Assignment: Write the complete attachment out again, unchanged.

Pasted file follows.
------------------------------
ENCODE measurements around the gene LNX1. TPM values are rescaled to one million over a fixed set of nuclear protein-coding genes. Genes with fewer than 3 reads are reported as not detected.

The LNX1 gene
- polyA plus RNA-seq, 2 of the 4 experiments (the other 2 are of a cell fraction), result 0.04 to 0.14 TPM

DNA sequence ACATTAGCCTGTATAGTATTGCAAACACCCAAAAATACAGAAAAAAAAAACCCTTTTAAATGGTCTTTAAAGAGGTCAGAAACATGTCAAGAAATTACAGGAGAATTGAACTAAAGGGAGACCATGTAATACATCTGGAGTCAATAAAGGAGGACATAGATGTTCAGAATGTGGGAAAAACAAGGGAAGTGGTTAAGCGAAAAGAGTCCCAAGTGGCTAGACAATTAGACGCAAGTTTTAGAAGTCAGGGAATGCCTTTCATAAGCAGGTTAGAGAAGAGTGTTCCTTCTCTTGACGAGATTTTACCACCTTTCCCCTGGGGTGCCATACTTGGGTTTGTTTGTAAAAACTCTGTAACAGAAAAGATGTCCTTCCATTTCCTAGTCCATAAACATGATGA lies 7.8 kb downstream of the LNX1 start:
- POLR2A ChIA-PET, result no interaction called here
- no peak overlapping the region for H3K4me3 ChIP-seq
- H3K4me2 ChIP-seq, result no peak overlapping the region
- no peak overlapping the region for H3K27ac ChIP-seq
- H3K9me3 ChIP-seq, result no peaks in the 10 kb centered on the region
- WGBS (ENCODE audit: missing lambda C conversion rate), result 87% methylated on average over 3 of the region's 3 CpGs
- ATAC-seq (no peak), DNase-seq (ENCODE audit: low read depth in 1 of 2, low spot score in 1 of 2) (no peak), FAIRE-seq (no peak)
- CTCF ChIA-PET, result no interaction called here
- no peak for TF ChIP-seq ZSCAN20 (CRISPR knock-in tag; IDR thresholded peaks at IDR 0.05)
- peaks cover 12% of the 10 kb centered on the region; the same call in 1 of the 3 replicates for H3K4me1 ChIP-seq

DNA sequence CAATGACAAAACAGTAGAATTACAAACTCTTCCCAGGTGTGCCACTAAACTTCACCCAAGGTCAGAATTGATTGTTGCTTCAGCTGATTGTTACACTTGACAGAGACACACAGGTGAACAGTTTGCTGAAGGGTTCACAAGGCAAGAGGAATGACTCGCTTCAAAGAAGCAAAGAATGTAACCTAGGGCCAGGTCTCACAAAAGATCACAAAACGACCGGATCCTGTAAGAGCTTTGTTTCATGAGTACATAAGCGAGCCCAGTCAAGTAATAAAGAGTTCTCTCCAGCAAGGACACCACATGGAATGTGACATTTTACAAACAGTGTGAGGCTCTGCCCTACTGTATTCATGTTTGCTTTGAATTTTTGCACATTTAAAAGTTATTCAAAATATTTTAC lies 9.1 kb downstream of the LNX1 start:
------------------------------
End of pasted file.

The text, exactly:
ENCODE measurements around the gene LNX1. TPM values are rescaled to one million over a fixed set of nuclear protein-coding genes. Genes with fewer than 3 reads are reported as not detected.

The LNX1 gene
- polyA plus RNA-seq, 2 of the 4 experiments (the other 2 are of a cell fraction), result 0.04 to 0.14 TPM

DNA sequence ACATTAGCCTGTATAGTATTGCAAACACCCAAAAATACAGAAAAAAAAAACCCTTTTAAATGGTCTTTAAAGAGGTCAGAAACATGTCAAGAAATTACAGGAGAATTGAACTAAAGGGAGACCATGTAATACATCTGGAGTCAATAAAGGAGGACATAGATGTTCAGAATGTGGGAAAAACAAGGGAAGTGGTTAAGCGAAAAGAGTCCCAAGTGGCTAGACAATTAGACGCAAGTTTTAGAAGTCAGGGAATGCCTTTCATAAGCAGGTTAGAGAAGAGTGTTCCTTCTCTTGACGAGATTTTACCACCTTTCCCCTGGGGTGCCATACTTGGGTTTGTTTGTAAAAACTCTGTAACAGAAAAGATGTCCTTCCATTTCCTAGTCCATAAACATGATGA lies 7.8 kb downstream of the LNX1 start:
- POLR2A ChIA-PET, result no interaction called here
- no peak overlapping the region for H3K4me3 ChIP-seq
- H3K4me2 ChIP-seq, result no peak overlapping the region
- no peak overlapping the region for H3K27ac ChIP-seq
- H3K9me3 ChIP-seq, result no peaks in the 10 kb centered on the region
- WGBS (ENCODE audit: missing lambda C conversion rate), result 87% methylated on average over 3 of the region's 3 CpGs
- ATAC-seq (no peak), DNase-seq (ENCODE audit: low read depth in 1 of 2, low spot score in 1 of 2) (no peak), FAIRE-seq (no peak)
- CTCF ChIA-PET, result no interaction called here
- no peak for TF ChIP-seq ZSCAN20 (CRISPR knock-in tag; IDR thresholded peaks at IDR 0.05)
- peaks cover 12% of the 10 kb centered on the region; the same call in 1 of the 3 replicates for H3K4me1 ChIP-seq

DNA sequence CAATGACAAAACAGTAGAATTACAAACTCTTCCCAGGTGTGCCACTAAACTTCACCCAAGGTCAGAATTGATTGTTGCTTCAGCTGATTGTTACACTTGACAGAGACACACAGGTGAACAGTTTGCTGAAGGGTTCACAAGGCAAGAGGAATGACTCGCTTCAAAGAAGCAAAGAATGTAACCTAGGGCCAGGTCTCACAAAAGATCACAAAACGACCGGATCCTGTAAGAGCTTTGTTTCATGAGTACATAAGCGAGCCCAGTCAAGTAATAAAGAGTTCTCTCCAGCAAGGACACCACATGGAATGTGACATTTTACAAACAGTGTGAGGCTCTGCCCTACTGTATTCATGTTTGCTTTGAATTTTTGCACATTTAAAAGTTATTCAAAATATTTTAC lies 9.1 kb downstream of the LNX1 start: